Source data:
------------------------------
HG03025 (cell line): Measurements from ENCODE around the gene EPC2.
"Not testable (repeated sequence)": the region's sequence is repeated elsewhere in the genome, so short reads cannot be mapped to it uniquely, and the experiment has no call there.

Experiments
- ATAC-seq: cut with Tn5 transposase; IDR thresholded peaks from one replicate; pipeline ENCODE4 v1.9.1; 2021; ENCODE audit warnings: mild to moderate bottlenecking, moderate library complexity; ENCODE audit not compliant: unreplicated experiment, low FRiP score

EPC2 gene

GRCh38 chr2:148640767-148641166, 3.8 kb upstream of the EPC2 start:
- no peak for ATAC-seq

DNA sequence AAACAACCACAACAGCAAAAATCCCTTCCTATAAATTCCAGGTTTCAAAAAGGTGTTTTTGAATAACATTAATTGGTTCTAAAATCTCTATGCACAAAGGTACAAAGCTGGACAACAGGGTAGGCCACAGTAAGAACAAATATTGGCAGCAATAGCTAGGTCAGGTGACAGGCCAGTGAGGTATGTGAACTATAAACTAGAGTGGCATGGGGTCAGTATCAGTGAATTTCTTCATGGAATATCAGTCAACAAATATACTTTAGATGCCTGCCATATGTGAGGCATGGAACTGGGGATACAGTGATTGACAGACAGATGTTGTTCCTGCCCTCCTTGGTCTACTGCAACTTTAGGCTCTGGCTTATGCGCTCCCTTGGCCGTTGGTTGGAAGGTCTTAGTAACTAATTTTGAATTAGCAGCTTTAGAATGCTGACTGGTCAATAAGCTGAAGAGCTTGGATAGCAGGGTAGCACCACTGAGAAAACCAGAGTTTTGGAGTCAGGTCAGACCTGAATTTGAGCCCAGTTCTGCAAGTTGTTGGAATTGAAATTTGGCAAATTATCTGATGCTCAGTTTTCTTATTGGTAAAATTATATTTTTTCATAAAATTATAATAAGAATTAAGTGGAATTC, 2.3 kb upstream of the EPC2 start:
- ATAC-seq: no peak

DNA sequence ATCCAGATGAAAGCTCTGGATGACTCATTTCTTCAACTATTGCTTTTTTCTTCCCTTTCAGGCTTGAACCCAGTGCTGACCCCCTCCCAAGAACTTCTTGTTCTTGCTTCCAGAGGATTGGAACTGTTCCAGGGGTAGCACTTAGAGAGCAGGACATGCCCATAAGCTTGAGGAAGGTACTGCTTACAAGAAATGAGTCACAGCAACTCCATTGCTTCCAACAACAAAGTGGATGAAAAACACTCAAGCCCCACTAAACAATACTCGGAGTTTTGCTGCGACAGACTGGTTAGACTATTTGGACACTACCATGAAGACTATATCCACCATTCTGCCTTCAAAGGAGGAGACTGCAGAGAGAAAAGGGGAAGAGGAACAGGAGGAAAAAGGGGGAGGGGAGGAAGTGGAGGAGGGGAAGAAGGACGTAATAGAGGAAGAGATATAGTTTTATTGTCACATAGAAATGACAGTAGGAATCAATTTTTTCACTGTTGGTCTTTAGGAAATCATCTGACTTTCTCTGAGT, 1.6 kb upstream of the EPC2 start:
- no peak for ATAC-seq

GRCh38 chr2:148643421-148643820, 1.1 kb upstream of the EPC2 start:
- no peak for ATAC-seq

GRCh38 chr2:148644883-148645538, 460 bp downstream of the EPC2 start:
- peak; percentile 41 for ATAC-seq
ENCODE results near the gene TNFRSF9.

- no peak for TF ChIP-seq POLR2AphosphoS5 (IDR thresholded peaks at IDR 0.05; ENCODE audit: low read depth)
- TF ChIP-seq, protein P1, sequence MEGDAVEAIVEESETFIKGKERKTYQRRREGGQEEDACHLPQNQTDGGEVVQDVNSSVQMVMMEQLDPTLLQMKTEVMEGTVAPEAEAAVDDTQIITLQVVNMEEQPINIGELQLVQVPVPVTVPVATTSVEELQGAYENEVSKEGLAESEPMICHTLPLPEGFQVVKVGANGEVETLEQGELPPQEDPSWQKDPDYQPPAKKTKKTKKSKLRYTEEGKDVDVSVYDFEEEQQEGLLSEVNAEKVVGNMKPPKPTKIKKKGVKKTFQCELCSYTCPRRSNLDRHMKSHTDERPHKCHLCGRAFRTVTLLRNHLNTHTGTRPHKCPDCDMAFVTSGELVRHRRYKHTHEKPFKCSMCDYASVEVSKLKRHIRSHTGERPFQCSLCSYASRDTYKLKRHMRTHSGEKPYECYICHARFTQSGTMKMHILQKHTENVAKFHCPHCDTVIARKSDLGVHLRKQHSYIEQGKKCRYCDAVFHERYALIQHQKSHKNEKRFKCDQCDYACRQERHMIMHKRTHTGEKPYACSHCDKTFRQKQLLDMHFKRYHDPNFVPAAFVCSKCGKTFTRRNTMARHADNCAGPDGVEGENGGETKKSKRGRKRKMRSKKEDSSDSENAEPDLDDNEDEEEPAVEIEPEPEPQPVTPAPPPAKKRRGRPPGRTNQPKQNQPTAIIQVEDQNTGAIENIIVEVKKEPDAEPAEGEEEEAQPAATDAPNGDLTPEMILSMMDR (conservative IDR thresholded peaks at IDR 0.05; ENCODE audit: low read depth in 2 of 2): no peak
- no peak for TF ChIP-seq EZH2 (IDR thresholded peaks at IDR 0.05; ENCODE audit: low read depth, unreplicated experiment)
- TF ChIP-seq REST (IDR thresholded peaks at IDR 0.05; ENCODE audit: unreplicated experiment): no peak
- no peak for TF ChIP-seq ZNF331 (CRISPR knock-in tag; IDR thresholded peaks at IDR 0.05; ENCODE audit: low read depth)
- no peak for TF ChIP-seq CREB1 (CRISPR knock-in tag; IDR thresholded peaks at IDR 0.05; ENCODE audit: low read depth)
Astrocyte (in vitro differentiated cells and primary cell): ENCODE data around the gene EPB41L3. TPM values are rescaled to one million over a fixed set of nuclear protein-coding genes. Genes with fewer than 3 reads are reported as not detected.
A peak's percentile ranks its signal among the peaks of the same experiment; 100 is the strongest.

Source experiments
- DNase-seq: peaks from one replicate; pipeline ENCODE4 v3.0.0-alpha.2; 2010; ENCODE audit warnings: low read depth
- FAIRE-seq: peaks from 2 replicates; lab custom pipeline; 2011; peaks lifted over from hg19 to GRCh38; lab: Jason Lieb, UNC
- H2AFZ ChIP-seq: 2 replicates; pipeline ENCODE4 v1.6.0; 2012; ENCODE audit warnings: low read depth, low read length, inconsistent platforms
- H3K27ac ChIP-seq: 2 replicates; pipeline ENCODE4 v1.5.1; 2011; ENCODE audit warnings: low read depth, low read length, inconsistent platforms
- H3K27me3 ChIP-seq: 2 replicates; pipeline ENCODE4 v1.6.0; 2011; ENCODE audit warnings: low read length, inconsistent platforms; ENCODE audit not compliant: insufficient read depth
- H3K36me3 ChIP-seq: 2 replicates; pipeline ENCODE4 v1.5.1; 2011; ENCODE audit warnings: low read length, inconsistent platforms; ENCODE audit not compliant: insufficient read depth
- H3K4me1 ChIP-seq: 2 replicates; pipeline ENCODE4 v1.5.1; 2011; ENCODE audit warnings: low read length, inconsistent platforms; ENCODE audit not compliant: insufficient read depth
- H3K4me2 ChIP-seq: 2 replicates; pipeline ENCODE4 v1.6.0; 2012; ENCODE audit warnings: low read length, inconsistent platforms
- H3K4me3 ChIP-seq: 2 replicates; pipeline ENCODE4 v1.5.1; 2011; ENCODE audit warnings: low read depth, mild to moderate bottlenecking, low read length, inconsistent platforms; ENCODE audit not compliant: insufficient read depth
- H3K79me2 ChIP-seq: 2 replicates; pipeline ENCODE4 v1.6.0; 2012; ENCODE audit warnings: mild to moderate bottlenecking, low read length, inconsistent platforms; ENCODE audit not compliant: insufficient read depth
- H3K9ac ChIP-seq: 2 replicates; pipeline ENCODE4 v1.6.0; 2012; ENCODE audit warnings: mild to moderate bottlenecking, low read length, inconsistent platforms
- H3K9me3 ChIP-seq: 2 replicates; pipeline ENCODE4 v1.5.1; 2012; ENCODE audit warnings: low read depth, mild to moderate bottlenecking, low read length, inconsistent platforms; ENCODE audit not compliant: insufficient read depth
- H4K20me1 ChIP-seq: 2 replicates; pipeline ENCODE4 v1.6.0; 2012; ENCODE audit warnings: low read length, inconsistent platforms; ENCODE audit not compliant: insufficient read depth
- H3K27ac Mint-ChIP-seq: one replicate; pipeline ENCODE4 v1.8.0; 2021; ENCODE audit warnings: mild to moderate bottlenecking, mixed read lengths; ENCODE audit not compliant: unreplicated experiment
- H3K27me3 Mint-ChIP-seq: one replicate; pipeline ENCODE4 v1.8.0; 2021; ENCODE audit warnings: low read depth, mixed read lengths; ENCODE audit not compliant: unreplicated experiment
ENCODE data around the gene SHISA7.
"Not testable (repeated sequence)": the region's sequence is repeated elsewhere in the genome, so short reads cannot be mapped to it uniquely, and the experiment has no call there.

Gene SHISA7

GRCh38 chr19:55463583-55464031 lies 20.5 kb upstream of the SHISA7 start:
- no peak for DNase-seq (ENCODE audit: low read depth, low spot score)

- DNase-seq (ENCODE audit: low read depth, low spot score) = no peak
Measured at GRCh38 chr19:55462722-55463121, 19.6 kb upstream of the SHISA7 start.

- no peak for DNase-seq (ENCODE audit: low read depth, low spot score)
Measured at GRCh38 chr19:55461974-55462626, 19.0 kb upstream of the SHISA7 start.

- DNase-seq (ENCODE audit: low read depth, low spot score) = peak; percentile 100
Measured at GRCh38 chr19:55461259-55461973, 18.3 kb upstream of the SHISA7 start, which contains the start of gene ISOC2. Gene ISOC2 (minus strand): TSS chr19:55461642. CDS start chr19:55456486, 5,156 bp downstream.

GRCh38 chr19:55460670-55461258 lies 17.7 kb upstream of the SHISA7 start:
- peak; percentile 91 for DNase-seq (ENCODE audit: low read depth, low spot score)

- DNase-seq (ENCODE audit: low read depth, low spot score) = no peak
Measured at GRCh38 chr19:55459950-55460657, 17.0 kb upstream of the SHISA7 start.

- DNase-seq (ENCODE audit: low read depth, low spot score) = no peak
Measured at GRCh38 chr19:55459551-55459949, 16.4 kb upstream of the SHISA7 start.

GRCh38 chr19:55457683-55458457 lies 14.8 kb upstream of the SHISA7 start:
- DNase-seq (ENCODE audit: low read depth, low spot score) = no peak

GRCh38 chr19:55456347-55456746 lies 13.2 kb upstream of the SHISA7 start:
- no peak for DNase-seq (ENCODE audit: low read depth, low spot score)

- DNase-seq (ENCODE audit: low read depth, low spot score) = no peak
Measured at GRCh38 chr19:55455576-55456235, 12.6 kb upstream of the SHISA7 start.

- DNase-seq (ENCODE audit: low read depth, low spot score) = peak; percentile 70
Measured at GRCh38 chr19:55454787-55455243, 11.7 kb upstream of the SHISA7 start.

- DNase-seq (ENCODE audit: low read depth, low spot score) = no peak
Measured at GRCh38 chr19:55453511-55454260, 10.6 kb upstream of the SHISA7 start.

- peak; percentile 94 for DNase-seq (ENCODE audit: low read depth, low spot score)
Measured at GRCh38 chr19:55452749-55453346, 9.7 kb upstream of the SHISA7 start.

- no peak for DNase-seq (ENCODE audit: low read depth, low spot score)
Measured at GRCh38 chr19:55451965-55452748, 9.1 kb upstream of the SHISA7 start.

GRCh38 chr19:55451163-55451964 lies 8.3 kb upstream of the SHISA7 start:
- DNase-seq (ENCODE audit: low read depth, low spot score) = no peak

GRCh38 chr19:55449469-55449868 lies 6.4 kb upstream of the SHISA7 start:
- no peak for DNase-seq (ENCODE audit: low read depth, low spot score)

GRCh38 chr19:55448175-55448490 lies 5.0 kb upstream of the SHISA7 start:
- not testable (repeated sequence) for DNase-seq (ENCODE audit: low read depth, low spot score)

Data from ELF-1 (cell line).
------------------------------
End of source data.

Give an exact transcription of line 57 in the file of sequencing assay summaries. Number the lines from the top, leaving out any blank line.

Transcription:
Measured at GRCh38 chr19:55459551-55459949, 16.4 kb upstream of the SHISA7 start.